Once the compost is evenly spread over the beds, wood chips can be brought in to cover the pathways. Layer on the wood chips to be the same level as the compost. They will quickly compress and be lower than the beds, likely needing a second application. Having the wood chip pathways and the compost in the beds at the same level helps to hold everything in place.
There are many benefits to using wood chips for pathways. The first and most apparent benefit is weed control. From tarping, layering cardboard, and then layering on wood chips, the weeds have no chance to get established. Anything you can do to reduce the time and energy you put into cultivating and weeding is always a win.
Another huge benefit of wood chips is their ability to retain moisture. Typically when you have raised beds, the outer edges of the beds will dry out faster because they’re exposed to the wind and the air. By layering the wood chips at the same level as the soil, they will hold moisture and release it into your bed over time. The edges of your bed will not dry out as quickly as they would without the wood chips.
Biologically speaking, wood chips are also great because they add a lot of fungal life to the soil. The majority of the compost added to the beds will be bacterially dominated. By introducing the wood chips, you add a highly beneficial fungal element, bringing balance to the system. When using wood chips for pathways, they no longer just serve as a place to walk but also as an additional source of fertility and moisture.
Replenishing Wood Chips
After the initial installation of a bed, more chips will be needed between plantings, but over time as things get established, adding more wood chips will be required less frequently.
Sourcing Wood Chips
Local arborists and tree companies are a great source to acquire free wood chips. Most of these companies have to pay a fee for dropping their chips at a designated dump site and are often more than happy to dump chips at your property for free—especially when they have a job in your area.
While you can often get on a waiting list for wood chips to be dropped at your property for free (through services like Chip Drop), you’ll usually have quicker results by reaching out directly and talking to the folks who work there. Developing a working relationship with a local tree trimmer is the best way to go. They will call you when they’re in your area and ask if you are ready for another drop.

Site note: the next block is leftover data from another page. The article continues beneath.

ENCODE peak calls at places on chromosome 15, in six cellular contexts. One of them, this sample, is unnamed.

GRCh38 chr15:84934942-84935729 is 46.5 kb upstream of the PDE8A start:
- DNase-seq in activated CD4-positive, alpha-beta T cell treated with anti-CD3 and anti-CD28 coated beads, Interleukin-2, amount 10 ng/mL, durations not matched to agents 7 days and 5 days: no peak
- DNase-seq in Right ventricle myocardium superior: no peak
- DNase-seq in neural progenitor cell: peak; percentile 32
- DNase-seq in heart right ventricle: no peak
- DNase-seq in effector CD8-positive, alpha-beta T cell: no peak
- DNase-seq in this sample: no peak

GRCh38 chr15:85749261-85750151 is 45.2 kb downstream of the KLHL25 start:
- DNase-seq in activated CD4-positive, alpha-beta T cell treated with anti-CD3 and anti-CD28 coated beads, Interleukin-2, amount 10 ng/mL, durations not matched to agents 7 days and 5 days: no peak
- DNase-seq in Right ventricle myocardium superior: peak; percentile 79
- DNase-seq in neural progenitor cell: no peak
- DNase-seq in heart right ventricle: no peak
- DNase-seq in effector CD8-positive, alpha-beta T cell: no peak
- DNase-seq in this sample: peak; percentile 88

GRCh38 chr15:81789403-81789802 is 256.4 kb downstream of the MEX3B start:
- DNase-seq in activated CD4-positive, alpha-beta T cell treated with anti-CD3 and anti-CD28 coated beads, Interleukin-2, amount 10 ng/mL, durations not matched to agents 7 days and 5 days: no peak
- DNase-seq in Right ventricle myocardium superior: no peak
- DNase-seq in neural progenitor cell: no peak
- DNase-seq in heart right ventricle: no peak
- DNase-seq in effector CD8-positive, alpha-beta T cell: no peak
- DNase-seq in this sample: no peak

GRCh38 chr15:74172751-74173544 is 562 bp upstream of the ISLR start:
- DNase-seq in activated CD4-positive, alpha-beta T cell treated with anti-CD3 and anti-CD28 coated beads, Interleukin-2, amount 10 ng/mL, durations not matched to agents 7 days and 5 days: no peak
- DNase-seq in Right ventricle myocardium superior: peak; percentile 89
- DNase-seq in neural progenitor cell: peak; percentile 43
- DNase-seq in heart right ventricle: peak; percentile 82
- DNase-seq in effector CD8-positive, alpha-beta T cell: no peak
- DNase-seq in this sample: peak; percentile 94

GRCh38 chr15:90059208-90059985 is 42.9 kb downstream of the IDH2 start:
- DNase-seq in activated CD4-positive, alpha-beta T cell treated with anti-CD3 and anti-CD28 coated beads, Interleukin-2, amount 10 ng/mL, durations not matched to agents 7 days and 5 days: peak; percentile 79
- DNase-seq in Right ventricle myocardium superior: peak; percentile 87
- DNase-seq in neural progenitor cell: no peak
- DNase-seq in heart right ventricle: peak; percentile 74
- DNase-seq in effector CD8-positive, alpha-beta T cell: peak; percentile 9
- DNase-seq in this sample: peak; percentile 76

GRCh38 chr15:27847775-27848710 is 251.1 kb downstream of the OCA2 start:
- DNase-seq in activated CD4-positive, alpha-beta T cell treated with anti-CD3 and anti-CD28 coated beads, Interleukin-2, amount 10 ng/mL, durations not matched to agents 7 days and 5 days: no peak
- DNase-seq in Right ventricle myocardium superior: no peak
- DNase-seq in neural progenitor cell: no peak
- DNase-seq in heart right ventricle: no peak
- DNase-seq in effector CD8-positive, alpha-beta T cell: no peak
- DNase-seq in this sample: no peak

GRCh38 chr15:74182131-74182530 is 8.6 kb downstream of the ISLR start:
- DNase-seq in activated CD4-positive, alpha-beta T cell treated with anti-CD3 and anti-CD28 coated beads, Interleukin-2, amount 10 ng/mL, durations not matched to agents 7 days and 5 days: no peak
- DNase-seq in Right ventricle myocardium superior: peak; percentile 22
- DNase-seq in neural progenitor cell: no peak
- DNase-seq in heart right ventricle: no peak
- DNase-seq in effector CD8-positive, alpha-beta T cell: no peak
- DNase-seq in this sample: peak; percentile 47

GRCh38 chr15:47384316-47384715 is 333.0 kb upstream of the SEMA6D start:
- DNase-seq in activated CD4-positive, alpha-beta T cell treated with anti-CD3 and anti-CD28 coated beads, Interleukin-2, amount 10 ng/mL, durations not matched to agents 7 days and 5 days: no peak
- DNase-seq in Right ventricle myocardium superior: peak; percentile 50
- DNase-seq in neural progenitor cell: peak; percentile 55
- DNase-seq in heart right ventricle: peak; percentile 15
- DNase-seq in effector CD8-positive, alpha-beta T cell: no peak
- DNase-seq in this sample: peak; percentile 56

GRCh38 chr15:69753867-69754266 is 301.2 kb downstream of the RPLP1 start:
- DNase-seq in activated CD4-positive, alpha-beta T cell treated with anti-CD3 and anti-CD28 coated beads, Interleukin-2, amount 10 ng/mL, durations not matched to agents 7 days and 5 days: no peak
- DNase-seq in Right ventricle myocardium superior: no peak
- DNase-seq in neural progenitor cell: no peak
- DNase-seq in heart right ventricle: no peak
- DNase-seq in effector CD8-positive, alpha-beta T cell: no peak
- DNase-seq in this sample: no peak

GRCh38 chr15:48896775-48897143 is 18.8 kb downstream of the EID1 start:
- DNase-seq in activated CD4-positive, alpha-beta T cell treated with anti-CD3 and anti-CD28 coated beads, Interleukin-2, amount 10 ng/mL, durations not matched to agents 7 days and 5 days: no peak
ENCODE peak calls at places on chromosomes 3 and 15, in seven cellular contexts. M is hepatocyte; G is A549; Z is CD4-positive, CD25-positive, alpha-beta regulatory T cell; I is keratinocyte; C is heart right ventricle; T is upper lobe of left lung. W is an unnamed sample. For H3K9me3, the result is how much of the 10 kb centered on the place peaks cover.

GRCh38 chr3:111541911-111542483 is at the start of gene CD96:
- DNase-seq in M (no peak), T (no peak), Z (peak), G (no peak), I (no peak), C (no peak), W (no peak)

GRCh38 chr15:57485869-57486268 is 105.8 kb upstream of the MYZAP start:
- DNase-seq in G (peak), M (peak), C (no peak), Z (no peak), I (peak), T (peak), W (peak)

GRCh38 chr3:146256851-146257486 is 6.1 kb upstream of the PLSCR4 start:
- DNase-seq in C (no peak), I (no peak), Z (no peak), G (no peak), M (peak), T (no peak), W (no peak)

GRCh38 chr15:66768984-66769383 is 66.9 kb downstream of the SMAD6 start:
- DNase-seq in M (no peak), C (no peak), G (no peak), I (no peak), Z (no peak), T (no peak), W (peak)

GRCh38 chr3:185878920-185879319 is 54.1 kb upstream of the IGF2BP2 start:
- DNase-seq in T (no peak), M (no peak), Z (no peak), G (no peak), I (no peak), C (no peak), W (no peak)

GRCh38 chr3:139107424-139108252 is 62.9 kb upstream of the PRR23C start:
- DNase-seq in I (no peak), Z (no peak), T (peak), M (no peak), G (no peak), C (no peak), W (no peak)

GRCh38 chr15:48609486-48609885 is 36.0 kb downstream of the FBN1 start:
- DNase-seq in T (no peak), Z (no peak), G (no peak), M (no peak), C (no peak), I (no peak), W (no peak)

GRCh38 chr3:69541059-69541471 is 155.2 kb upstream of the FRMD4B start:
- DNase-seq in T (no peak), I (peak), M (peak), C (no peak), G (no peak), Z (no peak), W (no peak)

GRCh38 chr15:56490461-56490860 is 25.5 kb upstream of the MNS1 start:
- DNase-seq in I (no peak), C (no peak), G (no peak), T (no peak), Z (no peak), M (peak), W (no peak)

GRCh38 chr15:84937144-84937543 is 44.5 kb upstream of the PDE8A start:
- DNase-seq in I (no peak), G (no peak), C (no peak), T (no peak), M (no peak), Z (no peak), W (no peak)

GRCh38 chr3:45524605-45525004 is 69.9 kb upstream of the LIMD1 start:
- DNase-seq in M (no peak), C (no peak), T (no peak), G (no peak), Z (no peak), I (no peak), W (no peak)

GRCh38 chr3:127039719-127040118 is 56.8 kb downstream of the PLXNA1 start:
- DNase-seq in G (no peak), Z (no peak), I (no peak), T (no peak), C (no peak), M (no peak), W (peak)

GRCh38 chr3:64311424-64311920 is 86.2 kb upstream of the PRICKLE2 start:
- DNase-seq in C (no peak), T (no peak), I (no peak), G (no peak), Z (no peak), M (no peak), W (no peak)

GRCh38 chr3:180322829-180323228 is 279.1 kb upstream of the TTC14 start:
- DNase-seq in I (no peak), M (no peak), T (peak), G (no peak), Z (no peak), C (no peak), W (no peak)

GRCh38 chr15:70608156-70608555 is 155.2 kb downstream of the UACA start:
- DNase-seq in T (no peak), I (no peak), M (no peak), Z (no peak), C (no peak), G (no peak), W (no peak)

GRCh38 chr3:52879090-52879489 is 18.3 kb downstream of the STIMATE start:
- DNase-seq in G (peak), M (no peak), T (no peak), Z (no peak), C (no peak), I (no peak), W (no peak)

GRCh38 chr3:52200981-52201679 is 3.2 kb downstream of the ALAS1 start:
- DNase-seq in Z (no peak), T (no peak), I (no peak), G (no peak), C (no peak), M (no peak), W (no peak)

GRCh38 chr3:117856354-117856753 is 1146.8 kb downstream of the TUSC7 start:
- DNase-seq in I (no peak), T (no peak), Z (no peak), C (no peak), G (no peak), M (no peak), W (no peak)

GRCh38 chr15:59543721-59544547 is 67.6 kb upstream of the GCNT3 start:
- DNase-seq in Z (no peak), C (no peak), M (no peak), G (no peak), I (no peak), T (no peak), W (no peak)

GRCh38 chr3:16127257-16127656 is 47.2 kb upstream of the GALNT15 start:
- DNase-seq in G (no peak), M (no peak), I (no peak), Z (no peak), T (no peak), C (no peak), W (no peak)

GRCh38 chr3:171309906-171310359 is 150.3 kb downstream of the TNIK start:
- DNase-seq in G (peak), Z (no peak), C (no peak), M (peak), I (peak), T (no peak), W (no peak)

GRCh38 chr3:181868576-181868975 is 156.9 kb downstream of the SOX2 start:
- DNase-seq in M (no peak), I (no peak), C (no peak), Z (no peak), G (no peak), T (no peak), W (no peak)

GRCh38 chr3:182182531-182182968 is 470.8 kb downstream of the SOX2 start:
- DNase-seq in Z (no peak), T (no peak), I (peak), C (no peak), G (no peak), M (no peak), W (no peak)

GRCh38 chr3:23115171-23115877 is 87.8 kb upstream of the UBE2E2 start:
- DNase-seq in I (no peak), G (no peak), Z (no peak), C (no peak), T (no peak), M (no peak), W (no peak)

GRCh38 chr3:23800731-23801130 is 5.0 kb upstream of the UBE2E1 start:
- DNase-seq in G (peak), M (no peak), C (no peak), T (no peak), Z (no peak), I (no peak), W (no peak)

Cons of Wood Chips
One potentially negative aspect of having wood chips in your paths is that they can sometimes creep into your beds, especially if your beds are on a slope. To help curb this from being a problem, quickly rake out whatever wood chips have crept into the bed just before replanting. Raking them back into the pathways only takes a minute and ensures they won’t interfere with direct seeding or transplanting the next crop. Everything takes maintenance, but after the initial installation, wood chips require very minimal maintenance.
Another concern about having wood chips close to growing vegetables is that they could potentially tie up the nitrogen that would otherwise go toward nourishing the plants. However, there are no issues with nitrogen being tied up when they are only on the walkways or even on the surface in the growing space. This would only occur if wood chips were mixed directly into your beds.
10. First Planting
In the deep compost mulch system, shallow-rooted crops like lettuce and other greens are recommended for the first planting. If you want to plant larger crops with more expansive root systems (like tomatoes), you can punch through the compost and the cardboard down into the native soil below. Carrots are also possible for a first planting, but they will likely be misshapen if the soil is too compacted. Greens are preferable for the first plantings.
There it is! The complete step-by-step process for installing your own no-till garden beds using the deep compost mulch system. If maintained properly, beds installed in this manner will only get better and better with each passing year.